Man with a vision is transforming lives.

By Jim Bucher

What is it about a great idea? The Wright brothers had one and the world flew. 

Charles Kettering was weary from turning the bulky crank to start a car and we benefited with the electric starter. John Patterson dreamed of a better business climate, keeping sales associates honest, and the cash register was born. 

Jeff Sorrell had a vision and a calling from above resulting in the Life Enrichment Center.

Now some would say, Buch, we know the former mentions, but not the latter. Well, you will now because it’s an amazing story and proves one person can make a difference.

“In 1999 I had been working for the Ohio Division of SuperValu Foods for 15 years as an inventory control specialist. My wife, Valerie, and I took a business trip out to Los Angeles and while there we toured the Dream Center. It’s a huge ministry located in an old hospital and covers an entire city block. Traveling back to the airport on the shuttle bus I really felt like the Lord spoke to my heart and said, ‘We need something like that back in Dayton,’” Sorrell says.

Sorrell approached his pastor Doug Roe at Vineyard Christian Fellowship about what he experienced and ‘could it happen here?’ Doug said Jeff’s idea of a multiministry would be a perfect fit along with the church’s mission and asked him to join the staff.

So, with a lot of prayer, he quit his job in 2000 and began overseeing the outreach programs and began some new ones.

“We eventually moved into an old building on Irwin Street in Dayton and started doing outreach ministry to the underserved. In 2002 we incorporated as a nonprofit and officially became the Life Enrichment Center under the auspices of the Vineyard. We became a stand-alone nonprofit in 2005 governed by a board of trustees. I also resigned my position with the Vineyard in 2005 and became the full-time executive director of the LEC,” Sorrell says.

Now the Life Enrichment Center is located in a 57,000-square-foot facility at 425 N. Findlay St. in the old Durion building. Sorrell says it was built for his vision.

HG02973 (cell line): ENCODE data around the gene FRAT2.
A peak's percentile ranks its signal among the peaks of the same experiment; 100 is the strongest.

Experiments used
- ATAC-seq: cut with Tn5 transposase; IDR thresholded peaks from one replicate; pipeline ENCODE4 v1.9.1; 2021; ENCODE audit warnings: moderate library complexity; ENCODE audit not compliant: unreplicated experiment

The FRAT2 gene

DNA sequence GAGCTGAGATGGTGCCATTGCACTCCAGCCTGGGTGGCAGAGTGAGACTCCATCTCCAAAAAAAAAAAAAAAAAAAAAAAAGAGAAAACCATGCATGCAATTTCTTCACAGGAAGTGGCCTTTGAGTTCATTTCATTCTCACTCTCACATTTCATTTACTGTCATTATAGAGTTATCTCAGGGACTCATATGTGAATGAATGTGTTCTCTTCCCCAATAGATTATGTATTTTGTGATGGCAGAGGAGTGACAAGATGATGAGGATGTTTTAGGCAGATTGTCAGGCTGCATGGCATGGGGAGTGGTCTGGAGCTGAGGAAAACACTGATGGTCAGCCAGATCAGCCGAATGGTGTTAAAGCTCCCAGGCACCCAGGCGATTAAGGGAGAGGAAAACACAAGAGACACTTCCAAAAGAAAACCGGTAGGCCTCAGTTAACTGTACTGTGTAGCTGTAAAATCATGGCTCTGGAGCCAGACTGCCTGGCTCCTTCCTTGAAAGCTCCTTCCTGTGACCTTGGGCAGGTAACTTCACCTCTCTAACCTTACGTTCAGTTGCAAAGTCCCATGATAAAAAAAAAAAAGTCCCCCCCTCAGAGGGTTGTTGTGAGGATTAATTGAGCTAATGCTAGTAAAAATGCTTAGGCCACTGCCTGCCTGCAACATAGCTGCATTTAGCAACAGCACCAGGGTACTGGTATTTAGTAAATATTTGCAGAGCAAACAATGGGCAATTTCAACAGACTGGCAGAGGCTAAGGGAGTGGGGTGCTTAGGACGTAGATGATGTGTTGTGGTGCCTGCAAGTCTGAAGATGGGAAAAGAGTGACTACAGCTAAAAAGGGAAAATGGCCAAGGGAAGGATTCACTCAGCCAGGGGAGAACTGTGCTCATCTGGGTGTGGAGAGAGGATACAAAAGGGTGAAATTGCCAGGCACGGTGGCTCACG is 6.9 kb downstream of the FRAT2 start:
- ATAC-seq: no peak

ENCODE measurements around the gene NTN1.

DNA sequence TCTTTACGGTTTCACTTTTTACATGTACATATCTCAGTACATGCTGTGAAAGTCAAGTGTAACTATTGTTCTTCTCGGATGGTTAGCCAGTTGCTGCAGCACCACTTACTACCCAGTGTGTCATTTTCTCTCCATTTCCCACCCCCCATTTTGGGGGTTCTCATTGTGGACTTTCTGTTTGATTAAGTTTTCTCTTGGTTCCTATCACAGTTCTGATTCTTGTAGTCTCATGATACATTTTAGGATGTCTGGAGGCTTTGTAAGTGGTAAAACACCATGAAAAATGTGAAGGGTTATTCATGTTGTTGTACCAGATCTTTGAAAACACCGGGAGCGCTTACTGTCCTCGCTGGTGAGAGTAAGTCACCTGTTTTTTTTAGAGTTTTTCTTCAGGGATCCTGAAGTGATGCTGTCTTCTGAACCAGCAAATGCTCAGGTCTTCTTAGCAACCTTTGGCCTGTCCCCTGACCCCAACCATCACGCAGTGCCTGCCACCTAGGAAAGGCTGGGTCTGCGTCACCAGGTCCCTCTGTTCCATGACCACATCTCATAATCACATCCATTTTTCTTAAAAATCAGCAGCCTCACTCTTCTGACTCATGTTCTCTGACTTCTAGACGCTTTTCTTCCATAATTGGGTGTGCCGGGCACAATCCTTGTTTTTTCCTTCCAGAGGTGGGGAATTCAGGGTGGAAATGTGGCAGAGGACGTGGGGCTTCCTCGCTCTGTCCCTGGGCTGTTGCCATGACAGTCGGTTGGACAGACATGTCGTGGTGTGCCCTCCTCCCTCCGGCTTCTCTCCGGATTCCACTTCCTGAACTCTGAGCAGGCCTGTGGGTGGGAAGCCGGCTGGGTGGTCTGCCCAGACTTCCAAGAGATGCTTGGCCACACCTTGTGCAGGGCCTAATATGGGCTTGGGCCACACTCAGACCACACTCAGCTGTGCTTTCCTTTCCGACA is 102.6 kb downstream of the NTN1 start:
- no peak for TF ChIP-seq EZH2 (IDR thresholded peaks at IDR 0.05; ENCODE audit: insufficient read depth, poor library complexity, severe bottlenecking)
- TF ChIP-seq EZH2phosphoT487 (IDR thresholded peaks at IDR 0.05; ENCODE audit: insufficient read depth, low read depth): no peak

“My background is in construction and warehousing and there is nothing to suggest that I should be the executive director of anything. I have a high school diploma as well as a felony conviction for selling drugs back in the late ’70s. I am amazed every day that God’s mercy allows me to do what I do despite my past,” he says.

Like the local aforementioned inventors and philanthropists there was a learning curve.

“I had zero experience running a nonprofit and I had to learn by trial and error. The other issue was running everything with an all-volunteer staff. The typical lack of funding was and is still an issue sometimes. I am not going to lie—I have said to my wife many times in the past years ‘Tell me again why I quit my job at SuperValu?’ Looking back, if I would have continued at SuperValu I would have had 32 years in and could have retired by now. I suppose that I should remember that I have God’s retirement plan now,” he says.

Now jump to 2017. A ministry that at first handed out groceries to the less fortunate has blossomed.

“The LEC is well respected in the community and we have relationships with many, many organizations. We work cross sector and we have learned how to play well in the sandbox with others. We also have 11 other organizations housed in our building that we consider our partners,” Sorrell says.

The Life Enrichment Center opens the gate at 7:45 a.m. and clients are waiting most days to get in. They stop by the registration desk to get their card scanned letting the volunteer staff, which numbers 60, what services they will be using that day. Breakfast starts at 9 a.m. and afterward they can choose to be involved in some kind of class or go to the fitness center, get a shower or haircut, or visit the clothing room, computer lab or resources/referrals. And, of course, a free bag of groceries is offered.

“The Life Enrichment Center is transforming to meet current demands. While the need for meals and groceries has remained fairly steady we are striving to meet other needs in the community,” Sorrell says.

One of the more pressing issues is the heroin epidemic gripping our community. Sorrell tells me the ZIP code around the facility ranks as No. 1 in heroin overdoses.

“My first reaction was that it sounded like enabling people to stay in bad behavior. I was concerned as to what the reaction would be from our supporters. I had to educate myself as to what it is really all about which is harm reduction. It is about stopping the spread of hepatitis C and HIV. It is about health and wellness and recovery. After seeking counsel from trusted advisers and much prayer I agreed to host the program,” Sorrell says.

So far, the Life Enrichment Center has referred 25 percent of those who come for treatment.

“I was surprised by the diversity of people who come to the program. They are young and old, male and female from every walk of life. Heroin addicts are not just those in ‘shooting galleries’ running up drugs. They are your next-door neighbor, fast-food workers, doctors, nurses and attorneys, husbands, wives, sons, daughters and even grandpas and grandmas. They are people trapped in their addiction who deserve our mercy and grace. Only by God’s grace am I not in their ranks,” Sorrell says.

One man and one vision with help and guidance from above. I think the Wrights, Kettering and Patterson would be proud.

Cheers and keep up the good fight.